A&E

Spooky Songs for Spooky Season

Album cover from genius.com.

Spooky season is upon us; the weather gets chilly, it gets darker sooner, and Count Chocula is available in grocery stores. I love getting my yearly fix of “Monster Mash” but if you’re looking for something a little spookier, here are my favorite albums to get into the Halloween mood.

  1. Clipping: “Visions of Bodies Being Burned”

Experimental rap trio, clipping., has a few spooky albums but this one is my favorite. The “Intro” track sets the tone immediately. The growing echoes of a bass drum coming towards you, Daveed Diggs rapping so fast you can’t keep up and the overwhelming blare of static and animal noises interrupting all of it. It immediately wraps me up in a feeling of dread, like the first notes of a scary story before bed. The production of William Hutson and Jonathan Snipes is heavily influenced by the soundtracks of John Carpenter, who famously scored a lot of his own movies, and is infused with some of the distorted and industrial aspects of Death Grips. It sounds like a 80’s horror movie that came to life, and the Daveed Diggs stories told in verse are poetically haunting. Every song feels like an individual story, so it makes a good listen if you’re alone in bed and need some immersive storytelling.

Album cover from Genius.com
  1. Lingua Ignota: “CALIGULA”

This album is aesthetically haunting. A slow orchestral burn, “CALIGULA” is what I imagine it feels like to visit a Victorian-era haunted mansion. This album encapsulates what it would sound like to wander a haunted house alone, while the ghost of a tortured soul serenades you before casting you towards damnation. Gothic in tone and style, the echoing and opera-like vocals of Kristin Hayter are ground shaking and glass shattering; the discordant orchestral compositions are infused with synthetic reinforcements and church organs that, mixed with the harp, are imposing but sorrowfully beautiful. Her dreadful lyrics and Satan-like screaming are depressing and sometimes jolting, but it does really work for the soundtrack to your haunted house. 

Album cover from Genius.com
  1. Swans: “The Seer”

“The Seer” is a slow grind. Some songs are over 30 minutes of straight tension building until the climax; it’s a long-lasting tension that never lets up. The trance-like droll of repeating rhythms is hypnotizing and engulfing, but the eerie dread that lingers in the qualities of the melody never lets you get comfortable; it’s like sitting on the edge of a knife waiting to slip. When it does, the waves of string crescendos and overdriven guitar are ear-smashing and relentless. The overwhelming onslaught of fierce instrumentation and even fiercer playing almost induce dissociation; I can’t handle listening to it any longer than an hour without a break. What is most haunting is how this repetition makes the music feel like it’s living and breathing. The rhythm of the album’s heart beat and the infantile wails of the singer Michael Gira depict the delivery of a demon child, birthing from the speakers into your brain.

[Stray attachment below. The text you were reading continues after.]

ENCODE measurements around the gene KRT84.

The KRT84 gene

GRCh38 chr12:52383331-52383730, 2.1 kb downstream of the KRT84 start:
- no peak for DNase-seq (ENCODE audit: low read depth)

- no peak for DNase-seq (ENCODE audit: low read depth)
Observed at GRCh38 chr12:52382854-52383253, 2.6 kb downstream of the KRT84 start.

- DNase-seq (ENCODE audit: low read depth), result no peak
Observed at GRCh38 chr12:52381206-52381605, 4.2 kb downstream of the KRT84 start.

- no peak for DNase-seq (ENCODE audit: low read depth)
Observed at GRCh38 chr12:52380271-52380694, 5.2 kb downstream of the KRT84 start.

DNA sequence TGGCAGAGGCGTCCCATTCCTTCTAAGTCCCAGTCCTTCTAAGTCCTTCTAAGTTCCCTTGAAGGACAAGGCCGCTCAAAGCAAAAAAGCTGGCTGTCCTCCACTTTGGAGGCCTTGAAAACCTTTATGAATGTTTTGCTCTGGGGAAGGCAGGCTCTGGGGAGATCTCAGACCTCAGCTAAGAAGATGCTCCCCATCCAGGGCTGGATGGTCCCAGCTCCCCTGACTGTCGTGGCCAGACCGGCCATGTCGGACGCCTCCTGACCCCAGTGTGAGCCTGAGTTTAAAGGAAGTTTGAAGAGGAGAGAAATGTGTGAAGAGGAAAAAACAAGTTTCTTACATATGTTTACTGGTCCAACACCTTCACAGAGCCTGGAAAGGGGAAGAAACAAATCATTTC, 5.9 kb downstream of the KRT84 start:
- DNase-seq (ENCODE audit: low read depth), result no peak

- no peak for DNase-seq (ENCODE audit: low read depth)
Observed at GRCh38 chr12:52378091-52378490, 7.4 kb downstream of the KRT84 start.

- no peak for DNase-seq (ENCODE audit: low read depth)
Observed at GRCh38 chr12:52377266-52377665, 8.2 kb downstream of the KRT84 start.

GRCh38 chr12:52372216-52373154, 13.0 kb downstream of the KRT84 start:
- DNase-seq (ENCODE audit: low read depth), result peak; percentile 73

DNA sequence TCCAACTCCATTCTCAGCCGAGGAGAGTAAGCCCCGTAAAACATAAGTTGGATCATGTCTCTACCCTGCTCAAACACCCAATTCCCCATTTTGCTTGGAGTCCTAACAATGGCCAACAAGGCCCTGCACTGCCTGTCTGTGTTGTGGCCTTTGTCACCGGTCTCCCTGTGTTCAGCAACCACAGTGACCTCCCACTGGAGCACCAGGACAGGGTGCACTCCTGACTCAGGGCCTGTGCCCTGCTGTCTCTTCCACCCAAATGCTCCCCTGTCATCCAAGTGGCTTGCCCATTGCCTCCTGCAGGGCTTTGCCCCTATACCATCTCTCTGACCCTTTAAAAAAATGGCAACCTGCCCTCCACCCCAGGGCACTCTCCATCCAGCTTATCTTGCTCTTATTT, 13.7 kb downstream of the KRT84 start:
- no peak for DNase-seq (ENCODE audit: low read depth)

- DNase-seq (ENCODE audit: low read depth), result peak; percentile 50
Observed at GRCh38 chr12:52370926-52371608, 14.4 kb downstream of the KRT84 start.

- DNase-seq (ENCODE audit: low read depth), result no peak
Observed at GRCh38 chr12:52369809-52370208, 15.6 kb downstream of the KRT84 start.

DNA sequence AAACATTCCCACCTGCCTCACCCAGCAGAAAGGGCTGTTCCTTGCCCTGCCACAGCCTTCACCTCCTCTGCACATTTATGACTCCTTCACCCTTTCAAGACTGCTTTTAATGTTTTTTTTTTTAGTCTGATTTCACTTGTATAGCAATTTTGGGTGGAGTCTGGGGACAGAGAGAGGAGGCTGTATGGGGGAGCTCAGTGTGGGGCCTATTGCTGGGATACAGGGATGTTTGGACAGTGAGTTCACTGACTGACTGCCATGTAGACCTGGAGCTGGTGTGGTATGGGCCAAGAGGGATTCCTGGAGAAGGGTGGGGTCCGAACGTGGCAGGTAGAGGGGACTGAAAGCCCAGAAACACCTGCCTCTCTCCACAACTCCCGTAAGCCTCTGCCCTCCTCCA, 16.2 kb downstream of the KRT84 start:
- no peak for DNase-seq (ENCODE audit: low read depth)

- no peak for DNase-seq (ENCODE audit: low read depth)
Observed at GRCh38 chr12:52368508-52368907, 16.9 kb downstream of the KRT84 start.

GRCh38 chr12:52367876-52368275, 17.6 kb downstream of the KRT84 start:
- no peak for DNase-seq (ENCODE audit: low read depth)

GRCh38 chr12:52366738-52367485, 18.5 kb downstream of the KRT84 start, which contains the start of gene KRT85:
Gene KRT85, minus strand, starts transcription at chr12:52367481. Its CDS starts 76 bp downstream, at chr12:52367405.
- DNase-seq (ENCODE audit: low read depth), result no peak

Album cover from Genius.com
  1. KIDS SEE GHOSTS: KIDS SEE GHOSTS

The self-titled “KIDS SEE GHOSTS” is the 2018 collaborative project between Kid Cudi and Kanye West. While not inherently spooky, this entire album is a must for this year’s Halloween party playlist. This 6-song album is stacked with back-to-back bangers; the expansive sound of West’s production mixes perfectly with the atmospheric tone of Kid Cudi’s style to create not exactly a scary environment, but a ghostly one. There’s a lot of layered humming and airy, spectral-like melodies; the recurring pan-flute melodies give the hazy atmosphere a grounded and ethereal ambiance. “Freeee (Ghost Town Pt.2)” is my personal favorite; the resonating and transcendent cascades of West screaming “I AM FREE” are a psychedelic kind of scary. Finally, nothing beats the energy of West scatting “KRAT-KAT-KAT-KAT-KRAT” in “Feel The Love.” It sounds like he’s reading aloud a DNA sequence and I love it.

Album cover from Genius.com
  1. Iron Maiden: The Number of the Beast

This album is a heavy metal classic; Iron Maiden was already established as pioneers of the genre when this came out but this album is a highlight among a list of highlights. Departing from the raw sound of Black Sabbath, Iron Maiden infuses classical elements into their songs that complicates and drives the creativity of their compositions. The driving, rapid, and accurate layers of guitar riffs and bass lines are head-banging, and the operatic performance of Bruce Dickinson is irresistible to sing along with. The lyrics are intellectually derived, many of the songs draw upon horror elements of English literature. While not necessarily all that scary, it’s what I imagine Scooby-Doo and the mystery gang are hearing as they run away from their latest ghoul-y villain.

Album cover from Genius.com

By: Tony Le Calvez

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